Reminds me of the bogus "Facebook feed will be all video in 5 years" baloney that Zuck et al started promoting in 2016, which resulted in publishers firing journalists and retooling newsrooms for video ... and getting massively burned later when the farce was revealed.




Well he was kinda right, except the product was TikTok, and not Facebook.

Google changed their SEO tack, allowing non-AMP pages to benefit in the same way AMP pages do. It’s all their push around “Core Web Vitals” that track page performance no matter what the page is made with.

As to what fuelled the change, those of us outside will never know. Quite plausible this was always the plan and page metric functionality needed to catch up first. Equally plausible that Google backed off once they sensed regulatory action would be coming their way if they didn’t.

I guess, after the success of AMP, the Product Manager got promoted or moved to a new company. https://killedbygoogle.com/

It was originally launched as a defensive strategy against Facebook Instant Articles. Those never really took off, so AMP wasn't necessary for anything.

Faster smart phone processors and 4G (now 5G) together with mobile sites actually having better UX makes the advantage of AMP a lot smaller these days.

It simply is a technology that naturally over time will become less and less relevant.

I really liked AMP as a client side framework, and I think it had a lot going for it in terms of guiding you into a performant experience with good UX for mobile devices. Plus, the restrictions on floating elements and third party JavaScript have done a ton to improve ad quality on mobile web. I don't think we get there without Google or another similarly-powerful browser/aggregator coalition really working together to provide the right incentives to publishers.

I used to work in a newspaper’s digital department. From the outside, I can see why AMP might look good. “Faster loading times, higher engagement from ads, and an SEO boost? What’s not to love?” From the inside though, this adds a lot of overhead to sites that are usually old, patchwork, and very complicated. Essentially, the dev team has to have two entirely separate tracks now, one for regular ads and one for AMP. If you have an advertising department, this gets even more annoying since AMP does not allow as much customization of ads as papers are used to (header vs side vs footer vs text-only vs sponsored posts vs in-article, etc.). Not to mention, the main “incentive” problem in the journalism industry right now is not invasive ads, it’s ads and clickbait in general, which AMP doesn’t help with. Most papers don’t want to have to tailor headlines for Twitter, Facebook, and a million other sites and venues. They don’t want to have to deal with ads, but something needs to pay to run the site and no one likes paying for news. Only extremely large players like NYT or financial papers can pull that. So I don’t like when Google says this “helps publishers.” That’s not their goal, that’s just marketing speak. Their goal is to make browsing Google a better experience, going so far to define a Google-Approved HTML Spec and cache your content on their servers. Just my 2 cents. Maybe some newer players in the game do like AMP.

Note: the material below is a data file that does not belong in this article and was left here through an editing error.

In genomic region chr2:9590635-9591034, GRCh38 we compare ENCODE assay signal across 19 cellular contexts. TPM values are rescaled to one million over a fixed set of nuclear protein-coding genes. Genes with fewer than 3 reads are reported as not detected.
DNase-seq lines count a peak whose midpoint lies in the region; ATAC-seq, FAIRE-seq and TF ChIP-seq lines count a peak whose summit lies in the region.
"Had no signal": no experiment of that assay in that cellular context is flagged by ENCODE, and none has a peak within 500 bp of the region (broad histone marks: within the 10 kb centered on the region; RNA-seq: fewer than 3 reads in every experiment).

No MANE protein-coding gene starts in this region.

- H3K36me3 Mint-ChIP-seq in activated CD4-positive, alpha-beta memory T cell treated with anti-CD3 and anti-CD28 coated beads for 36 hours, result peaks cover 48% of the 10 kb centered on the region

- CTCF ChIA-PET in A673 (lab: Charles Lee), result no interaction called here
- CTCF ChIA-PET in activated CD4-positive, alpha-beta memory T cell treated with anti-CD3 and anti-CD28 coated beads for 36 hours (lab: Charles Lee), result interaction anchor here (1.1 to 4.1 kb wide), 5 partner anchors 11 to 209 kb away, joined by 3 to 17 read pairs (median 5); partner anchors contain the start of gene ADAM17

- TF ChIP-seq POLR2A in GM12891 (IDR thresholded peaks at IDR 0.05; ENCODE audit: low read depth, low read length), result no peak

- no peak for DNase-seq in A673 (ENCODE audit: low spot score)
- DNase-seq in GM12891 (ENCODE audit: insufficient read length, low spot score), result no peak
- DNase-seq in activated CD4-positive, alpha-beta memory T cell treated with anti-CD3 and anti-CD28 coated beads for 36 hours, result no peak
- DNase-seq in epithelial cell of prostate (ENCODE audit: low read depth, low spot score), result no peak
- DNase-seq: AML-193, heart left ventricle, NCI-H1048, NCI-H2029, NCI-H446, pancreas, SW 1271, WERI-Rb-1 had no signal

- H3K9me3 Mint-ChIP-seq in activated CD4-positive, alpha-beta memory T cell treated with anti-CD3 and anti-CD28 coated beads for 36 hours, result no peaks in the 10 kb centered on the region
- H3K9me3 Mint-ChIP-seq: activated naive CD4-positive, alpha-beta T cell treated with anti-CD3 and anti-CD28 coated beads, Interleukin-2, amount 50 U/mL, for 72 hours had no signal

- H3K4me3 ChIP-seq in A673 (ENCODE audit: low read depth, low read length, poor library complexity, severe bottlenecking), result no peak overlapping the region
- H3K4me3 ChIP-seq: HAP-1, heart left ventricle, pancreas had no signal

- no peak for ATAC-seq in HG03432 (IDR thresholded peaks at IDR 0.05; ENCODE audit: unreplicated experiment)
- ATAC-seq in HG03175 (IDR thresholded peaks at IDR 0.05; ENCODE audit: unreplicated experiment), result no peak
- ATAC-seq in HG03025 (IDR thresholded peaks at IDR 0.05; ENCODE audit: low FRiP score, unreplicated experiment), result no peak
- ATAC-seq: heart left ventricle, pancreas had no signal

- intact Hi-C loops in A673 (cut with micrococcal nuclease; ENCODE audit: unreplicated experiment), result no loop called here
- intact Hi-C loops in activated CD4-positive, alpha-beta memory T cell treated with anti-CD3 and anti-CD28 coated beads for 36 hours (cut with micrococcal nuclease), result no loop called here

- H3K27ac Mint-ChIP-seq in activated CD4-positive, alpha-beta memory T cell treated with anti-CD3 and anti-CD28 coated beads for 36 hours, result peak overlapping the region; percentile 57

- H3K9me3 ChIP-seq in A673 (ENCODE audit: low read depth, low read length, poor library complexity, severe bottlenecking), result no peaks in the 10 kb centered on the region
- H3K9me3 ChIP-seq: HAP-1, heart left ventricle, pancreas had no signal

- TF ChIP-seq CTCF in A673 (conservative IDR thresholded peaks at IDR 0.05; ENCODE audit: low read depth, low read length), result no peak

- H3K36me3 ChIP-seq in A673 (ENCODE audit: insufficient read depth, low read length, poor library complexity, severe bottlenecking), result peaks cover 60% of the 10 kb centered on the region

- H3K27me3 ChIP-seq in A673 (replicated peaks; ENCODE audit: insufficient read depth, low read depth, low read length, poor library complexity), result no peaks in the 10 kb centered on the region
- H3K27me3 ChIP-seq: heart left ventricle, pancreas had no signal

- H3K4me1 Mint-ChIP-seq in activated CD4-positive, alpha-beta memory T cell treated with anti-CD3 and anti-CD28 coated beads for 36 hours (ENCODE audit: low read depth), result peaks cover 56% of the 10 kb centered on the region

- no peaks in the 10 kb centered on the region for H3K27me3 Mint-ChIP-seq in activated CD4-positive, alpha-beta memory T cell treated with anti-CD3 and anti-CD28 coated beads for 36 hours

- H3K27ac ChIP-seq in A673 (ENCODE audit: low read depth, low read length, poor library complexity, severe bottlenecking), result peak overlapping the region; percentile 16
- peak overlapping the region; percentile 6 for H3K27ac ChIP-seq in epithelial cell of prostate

As someone who has maintained an AMP implementation for a big (albeit non-news) site for years, I think "AMP does not allow as much customization of ads as papers are used to" is a feature, not a bug. There are constant demands from sales and advertising partners to add more and more disruptive and broken web experiences, and having a bedrock of "Google will penalize us if we do this" to fall back on is really, really important.

I don't care whether AMP "helps publishers"—I think AMP holds publishers accountable for their (accidental or careless) UX disasters, and prevents them from happening in the first place.

The way I see it, the constant pressures from ads departments is the issue and having to make an appeal to Google is not a good solution. We should not have to rely on having Google back us up on what constitutes a “good” page. So, I don’t agree that it’s “really, really important.” If anything, it’s a sad picture of digital journalism. I think what’s really, really important is having the freedom to design your site without having to worry about Google’s arbitrary judgment of that design and not needing to rely on pleasing a search engine to show up in its results.

AMP definitely does not hold anyone accountable. Look at Reddit. Absolutely atrocious UX after AMP from what is just a basic forum. Instead, AMP makes everyone - regardless of content, design, or purpose - obey the same Google-approved standard of design, using Google-approved fonts and Google-approved CSS. In my view, AMP is the UX disaster because I hate the way it looks and have to remove the AMP from every news article I read. Oftentimes, publishers have a better idea of how their content should look than Google does. Especially smaller ones which have a strong focus on design.